T.D. Price1*, R.C. de Zeeuw2, B.T. Grasmeijer1,3, A.M. van Eijk1, F. Gulden2, M.C.G. van Maarseveen1,N. Smit2, H. Markies1

1 Utrecht University, This email address is being protected from spambots. You need JavaScript enabled to view it.

2 Shore Monitoring & Research, This email address is being protected from spambots. You need JavaScript enabled to view it.

3 Deltares, This email address is being protected from spambots. You need JavaScript enabled to view it.


Along wave-dominated coasts, sandy dunes can erode severely during extreme storms. The volume of eroded dune sand has been observed to vary strongly alongshore. Recent observations show that this alongshore variation in dune erosion may relate to alongshore depth variations of nearshore crescentic sandbars, where shallower areas supposedly reduce the wave attack on the dune. On the other hand, other observations suggest that the pre-storm dune morphology may provide an alongshore-variable sand buffer against wave attack, leading to alongshore-variable dune erosion. The latter suggests that alongshore-variable dune erosion does not require alongshore variability in wave attack. Despite observations of alongshore-variable dune erosion and morphological coupling within the sandbar-beach-dune system, concurrent measurements of the nearshore wave field are lacking. With our research, we aim to quantify the alongshore variability in the wave field reaching the dunes during storms, and investigate its correlation with alongshore-variable (changes in) bed levels.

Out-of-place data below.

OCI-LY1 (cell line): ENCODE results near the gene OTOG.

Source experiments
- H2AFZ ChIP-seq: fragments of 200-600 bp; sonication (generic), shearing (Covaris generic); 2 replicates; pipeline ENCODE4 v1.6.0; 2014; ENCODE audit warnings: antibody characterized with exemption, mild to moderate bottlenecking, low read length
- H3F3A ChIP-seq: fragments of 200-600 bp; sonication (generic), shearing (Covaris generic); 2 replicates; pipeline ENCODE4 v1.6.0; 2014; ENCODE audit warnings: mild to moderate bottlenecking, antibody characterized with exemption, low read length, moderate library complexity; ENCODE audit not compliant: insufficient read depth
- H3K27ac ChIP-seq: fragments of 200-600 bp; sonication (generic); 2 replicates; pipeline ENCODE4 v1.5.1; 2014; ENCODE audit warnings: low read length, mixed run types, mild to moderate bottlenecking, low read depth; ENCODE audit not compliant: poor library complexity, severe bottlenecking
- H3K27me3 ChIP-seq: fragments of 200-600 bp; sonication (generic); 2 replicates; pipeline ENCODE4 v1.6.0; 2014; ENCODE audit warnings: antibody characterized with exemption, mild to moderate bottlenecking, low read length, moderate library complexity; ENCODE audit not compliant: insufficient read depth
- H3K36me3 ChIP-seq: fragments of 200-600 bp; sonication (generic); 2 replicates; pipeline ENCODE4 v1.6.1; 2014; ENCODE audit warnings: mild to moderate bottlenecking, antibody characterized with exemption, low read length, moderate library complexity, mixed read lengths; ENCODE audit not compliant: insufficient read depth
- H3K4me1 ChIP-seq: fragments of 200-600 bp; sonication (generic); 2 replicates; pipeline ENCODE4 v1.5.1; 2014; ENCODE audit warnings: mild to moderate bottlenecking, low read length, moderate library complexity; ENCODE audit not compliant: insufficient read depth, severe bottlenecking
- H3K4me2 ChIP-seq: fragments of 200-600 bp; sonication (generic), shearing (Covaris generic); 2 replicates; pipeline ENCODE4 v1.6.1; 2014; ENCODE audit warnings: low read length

During the winters of 2017/2018 and 2018/2019 we deployed 7 pressure sensors spaced 250 m apart, along a 1.5-km stretch of beach on the Dutch coast (Egmond aan Zee). All sensors were located above the high tide water level, each at different elevation levels (maximum 1 m difference). We monitored marine forecasts for approaching storms, and deployed 7 additional pressure sensors 40 m seaward of each initial pressure sensor before the storm surge arrived. During the study period the sensors were submerged several times during storm surges of 1-2 m. Full bathymetric (sonar-equipped jetski) and topographic (mobile laser scanner) surveys were done before and after the storms.


The bed level measurements show a distinct alongshore variability in morphological response to storms across the entire bar-beach dune system. At the meeting we will present our wave data analysis obtained during storm surges and aim to discuss our measurement strategy.


Figure 1 Dune erosion near Egmond aan Zee, observed after the storm of 8 January 2019 (photo: T.D. Price).

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